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Meaning of “want” in the English Dictionary

"want" in British English

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wantverb [T]

uk   /wɒnt/ us   /wɑːnt/
  • want verb [T] (WISH)

A1 to wish for a particular thing or plan of action. "Want" is not used in polite requests: I want some chocolate. She wants a meeting with you. He's everything you'd ever want in a man - bright, funny and attractive. [+ to infinitive] What do you want to eat? [+ obj + to infinitive ] Do you want me to take you to the airport? [+ obj + past participle ] This package - do you want it sent today? [+ obj + adj ] Do you want this pie hot? [+ obj + -ing verb ] I don't want you coming in at two a.m., waking me up. You wait - by next year she'll be wanting a bigger house!
Compare
to wish or need someone to be present: Am I wanted at the meeting tomorrow? He is wanted by the police (= they are searching for him).
want in/out of informal
to want to start or stop being involved in something: I want out of the whole venture before it's too late.

expend iconexpend iconMore examples

  • want verb [T] (NEED)

UK to need something: Do you think this soup wants a bit of salt? [+ -ing verb] The wine is in the fridge - it just wants cooling for a couple of minutes. If you ask me that child wants a good slap!
want to UK
used in giving advice to mean that someone should do something: She wants to tell him now, before it's too late. You don't want to put too much pepper in.

wantnoun

uk   /wɒnt/ us   /wɑːnt/
(Definition of want from the Cambridge Advanced Learner’s Dictionary & Thesaurus © Cambridge University Press)

"want" in American English

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wantverb [I/T]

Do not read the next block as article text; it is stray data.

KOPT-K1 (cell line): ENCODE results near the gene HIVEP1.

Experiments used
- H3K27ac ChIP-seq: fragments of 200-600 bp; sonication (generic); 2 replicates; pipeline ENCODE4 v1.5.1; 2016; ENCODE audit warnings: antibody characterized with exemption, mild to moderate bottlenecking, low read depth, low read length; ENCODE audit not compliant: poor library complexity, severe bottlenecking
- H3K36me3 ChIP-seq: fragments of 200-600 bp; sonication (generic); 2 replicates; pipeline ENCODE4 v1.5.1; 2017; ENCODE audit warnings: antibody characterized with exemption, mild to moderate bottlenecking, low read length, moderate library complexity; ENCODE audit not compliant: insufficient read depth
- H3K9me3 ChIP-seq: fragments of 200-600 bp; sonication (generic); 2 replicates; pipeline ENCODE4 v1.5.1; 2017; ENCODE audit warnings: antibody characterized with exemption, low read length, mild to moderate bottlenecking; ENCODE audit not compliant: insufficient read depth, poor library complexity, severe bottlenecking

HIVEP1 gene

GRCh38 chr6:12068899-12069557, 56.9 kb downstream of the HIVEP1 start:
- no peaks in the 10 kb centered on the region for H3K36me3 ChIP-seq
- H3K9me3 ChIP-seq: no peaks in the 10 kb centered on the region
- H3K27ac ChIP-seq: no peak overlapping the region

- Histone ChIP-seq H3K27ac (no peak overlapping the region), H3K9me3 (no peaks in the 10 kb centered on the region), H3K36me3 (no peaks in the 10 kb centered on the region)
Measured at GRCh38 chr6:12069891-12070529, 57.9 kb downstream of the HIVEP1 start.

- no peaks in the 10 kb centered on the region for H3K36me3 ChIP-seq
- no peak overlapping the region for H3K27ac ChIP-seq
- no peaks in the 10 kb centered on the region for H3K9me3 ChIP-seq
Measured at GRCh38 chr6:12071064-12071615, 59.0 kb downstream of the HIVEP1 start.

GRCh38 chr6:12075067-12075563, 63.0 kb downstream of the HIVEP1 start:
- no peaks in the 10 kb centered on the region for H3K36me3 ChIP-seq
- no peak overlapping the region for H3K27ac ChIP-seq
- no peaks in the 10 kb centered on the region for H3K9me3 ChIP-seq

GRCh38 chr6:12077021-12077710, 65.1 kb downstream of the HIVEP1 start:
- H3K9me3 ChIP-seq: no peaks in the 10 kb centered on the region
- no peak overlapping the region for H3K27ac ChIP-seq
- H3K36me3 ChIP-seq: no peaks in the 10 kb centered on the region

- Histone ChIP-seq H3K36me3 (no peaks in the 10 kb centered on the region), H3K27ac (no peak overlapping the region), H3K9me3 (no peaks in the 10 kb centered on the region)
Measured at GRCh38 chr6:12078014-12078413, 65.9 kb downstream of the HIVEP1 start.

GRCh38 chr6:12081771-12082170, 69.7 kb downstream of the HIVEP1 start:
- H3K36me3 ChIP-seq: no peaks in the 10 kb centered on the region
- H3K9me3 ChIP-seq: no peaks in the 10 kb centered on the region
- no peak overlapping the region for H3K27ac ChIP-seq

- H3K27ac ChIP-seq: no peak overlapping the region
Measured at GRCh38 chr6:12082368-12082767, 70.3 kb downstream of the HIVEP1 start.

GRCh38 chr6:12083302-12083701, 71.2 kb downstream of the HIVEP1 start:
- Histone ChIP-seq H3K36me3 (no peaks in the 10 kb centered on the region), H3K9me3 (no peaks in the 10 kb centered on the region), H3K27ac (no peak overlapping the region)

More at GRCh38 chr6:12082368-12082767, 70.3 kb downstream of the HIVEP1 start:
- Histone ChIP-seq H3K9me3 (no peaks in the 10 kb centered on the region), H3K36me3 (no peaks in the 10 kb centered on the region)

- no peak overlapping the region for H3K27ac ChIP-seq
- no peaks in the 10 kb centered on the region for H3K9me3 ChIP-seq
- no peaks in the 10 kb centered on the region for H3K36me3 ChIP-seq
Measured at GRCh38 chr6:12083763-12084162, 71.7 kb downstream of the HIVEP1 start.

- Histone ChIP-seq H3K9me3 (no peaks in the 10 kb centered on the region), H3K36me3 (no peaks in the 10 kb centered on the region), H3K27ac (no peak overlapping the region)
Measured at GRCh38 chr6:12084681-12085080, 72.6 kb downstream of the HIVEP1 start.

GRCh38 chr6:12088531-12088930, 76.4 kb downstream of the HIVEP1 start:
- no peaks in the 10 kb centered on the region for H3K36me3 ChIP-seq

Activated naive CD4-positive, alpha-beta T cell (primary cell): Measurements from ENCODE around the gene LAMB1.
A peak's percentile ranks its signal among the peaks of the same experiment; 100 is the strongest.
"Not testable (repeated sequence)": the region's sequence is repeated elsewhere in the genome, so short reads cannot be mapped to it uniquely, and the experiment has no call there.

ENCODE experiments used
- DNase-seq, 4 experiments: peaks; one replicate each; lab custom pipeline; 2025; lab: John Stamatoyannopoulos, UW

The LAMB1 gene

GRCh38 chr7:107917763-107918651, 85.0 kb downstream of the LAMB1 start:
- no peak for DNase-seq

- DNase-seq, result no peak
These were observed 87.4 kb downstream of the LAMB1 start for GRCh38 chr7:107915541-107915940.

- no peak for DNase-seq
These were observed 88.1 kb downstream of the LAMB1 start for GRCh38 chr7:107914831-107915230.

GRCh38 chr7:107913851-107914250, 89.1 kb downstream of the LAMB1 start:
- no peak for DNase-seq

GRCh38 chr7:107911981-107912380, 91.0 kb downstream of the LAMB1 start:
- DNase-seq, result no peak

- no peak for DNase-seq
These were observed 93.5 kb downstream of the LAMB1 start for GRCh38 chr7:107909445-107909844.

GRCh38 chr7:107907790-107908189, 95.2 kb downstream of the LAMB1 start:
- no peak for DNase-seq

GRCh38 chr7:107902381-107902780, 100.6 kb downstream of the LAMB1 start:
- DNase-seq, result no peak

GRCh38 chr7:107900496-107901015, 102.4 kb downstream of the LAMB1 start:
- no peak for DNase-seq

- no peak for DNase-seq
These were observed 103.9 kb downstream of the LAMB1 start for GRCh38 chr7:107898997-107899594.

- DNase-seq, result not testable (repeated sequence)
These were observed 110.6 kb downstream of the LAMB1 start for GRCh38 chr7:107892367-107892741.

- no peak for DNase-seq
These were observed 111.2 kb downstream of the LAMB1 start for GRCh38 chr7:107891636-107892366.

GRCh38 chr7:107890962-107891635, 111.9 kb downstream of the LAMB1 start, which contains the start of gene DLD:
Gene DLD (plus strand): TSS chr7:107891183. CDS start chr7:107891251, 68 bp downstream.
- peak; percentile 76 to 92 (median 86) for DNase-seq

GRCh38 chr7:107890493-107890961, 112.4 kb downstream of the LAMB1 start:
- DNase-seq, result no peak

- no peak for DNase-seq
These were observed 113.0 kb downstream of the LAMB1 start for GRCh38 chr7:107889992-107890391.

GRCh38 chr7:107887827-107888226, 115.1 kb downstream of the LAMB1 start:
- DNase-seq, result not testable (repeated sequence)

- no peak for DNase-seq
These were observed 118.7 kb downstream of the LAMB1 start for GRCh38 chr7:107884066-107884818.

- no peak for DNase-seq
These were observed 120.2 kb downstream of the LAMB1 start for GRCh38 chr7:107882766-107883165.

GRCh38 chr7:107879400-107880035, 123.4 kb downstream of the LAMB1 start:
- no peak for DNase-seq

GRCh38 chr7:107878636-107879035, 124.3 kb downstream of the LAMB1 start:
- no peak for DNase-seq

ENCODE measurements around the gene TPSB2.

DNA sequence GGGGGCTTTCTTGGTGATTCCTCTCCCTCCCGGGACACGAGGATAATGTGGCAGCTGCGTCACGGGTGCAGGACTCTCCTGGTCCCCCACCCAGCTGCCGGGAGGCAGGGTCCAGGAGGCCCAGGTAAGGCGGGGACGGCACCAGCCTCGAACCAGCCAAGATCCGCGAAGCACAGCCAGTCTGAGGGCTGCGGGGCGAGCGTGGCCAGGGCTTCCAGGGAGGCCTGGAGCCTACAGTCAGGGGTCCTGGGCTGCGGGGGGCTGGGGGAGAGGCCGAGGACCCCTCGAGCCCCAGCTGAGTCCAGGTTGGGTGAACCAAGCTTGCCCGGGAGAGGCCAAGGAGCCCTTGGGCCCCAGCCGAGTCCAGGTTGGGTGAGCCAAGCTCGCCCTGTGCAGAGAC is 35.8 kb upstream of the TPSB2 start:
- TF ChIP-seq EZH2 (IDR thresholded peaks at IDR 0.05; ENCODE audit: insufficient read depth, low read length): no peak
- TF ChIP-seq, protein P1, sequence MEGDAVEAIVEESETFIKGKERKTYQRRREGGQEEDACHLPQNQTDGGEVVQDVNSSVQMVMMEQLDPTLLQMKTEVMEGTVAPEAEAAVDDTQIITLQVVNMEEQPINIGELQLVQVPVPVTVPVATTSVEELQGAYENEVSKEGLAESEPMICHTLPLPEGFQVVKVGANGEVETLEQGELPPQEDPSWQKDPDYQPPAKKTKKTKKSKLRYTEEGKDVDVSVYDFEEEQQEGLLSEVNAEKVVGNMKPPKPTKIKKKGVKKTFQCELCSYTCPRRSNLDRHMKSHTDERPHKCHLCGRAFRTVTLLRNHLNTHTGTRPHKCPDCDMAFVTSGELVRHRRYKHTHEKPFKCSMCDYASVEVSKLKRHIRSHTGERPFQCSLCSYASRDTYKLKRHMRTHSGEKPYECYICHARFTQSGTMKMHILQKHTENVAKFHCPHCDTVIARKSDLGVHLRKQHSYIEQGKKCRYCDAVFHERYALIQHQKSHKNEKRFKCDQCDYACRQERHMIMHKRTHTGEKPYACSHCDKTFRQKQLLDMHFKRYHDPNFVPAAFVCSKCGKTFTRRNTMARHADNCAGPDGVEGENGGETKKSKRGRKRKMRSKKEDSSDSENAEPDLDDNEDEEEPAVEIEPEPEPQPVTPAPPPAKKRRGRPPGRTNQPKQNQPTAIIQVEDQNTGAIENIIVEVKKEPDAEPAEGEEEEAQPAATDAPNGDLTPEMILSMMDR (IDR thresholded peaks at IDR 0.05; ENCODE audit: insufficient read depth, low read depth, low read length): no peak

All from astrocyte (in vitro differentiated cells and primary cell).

us   /wɑnt, wɔnt/
  • want verb [I/T] (DESIRE)

to feel that you would like to have something or would like something to happen: [T] Who wants ice cream? [T] I want the cold weather to end. [I] She wanted to get new shoes. [T] I don’t want him talking about me. [I] I’ve been wanting to thank you for helping me.
If you are wanted, someone wishes to see or talk with you: [T] Harry! You’re wanted on the phone.
to need something: [I] You want to be careful to stay out of the sun.
want
noun [C/U] us   /wɑnt, wɔnt/
[C] A cat’s wants are few – food and companionship.
Phrasal verbs
(Definition of want from the Cambridge Academic Content Dictionary © Cambridge University Press)
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“want” in American English

European Union – in or out? The language of the UK’s referendum
European Union – in or out? The language of the UK’s referendum
by ,
June 22, 2016
by Liz Walter On June 23rd, Britain will decide whether or not to remain part of the European Union (EU). I’m more than happy to bore friends with my own views on the subject, but the purpose of this post is simply to highlight the language of the debate. The precise question we will be answering

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